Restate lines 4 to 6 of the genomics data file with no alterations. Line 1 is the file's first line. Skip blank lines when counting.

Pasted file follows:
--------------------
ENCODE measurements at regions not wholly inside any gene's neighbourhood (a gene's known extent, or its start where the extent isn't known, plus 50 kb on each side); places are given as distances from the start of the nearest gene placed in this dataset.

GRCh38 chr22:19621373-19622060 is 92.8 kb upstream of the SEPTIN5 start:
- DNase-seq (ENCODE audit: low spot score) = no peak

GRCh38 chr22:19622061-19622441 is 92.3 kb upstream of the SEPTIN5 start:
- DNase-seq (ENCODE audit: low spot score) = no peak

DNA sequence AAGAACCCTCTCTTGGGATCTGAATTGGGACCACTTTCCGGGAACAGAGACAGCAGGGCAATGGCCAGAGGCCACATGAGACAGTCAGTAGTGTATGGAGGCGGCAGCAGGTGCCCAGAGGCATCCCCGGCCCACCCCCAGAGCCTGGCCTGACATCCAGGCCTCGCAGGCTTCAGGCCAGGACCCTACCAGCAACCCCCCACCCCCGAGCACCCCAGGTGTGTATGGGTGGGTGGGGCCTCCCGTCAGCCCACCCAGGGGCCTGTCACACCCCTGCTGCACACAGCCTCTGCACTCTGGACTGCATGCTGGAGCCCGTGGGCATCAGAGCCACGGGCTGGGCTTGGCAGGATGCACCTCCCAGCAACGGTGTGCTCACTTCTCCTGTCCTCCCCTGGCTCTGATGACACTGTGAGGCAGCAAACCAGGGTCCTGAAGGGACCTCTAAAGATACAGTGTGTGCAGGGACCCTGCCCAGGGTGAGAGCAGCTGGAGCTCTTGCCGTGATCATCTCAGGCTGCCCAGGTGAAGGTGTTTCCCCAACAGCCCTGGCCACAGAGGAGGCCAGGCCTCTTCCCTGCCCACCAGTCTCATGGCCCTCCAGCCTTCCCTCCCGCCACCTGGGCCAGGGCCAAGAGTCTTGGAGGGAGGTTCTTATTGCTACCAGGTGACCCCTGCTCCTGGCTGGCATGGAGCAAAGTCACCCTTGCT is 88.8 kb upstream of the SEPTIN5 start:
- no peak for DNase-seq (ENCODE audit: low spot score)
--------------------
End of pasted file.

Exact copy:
GRCh38 chr22:19622061-19622441 is 92.3 kb upstream of the SEPTIN5 start:
- DNase-seq (ENCODE audit: low spot score) = no peak

DNA sequence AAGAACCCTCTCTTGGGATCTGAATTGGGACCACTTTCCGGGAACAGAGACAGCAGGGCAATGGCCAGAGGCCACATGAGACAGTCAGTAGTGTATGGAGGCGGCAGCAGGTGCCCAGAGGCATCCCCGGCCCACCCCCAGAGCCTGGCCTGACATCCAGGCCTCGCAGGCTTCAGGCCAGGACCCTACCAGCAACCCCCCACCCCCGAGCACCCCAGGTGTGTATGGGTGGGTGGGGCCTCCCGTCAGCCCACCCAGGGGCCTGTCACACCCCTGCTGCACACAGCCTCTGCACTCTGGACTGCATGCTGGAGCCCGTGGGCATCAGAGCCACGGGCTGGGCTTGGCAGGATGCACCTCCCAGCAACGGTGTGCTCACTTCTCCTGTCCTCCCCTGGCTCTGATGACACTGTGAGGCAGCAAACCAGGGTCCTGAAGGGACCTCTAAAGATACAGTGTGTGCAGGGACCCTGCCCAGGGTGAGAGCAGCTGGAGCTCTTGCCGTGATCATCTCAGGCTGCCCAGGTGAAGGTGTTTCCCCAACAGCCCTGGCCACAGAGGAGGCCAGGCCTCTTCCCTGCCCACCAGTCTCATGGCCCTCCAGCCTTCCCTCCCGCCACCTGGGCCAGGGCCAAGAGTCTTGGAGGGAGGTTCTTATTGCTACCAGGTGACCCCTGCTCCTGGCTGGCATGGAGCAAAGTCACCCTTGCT is 88.8 kb upstream of the SEPTIN5 start: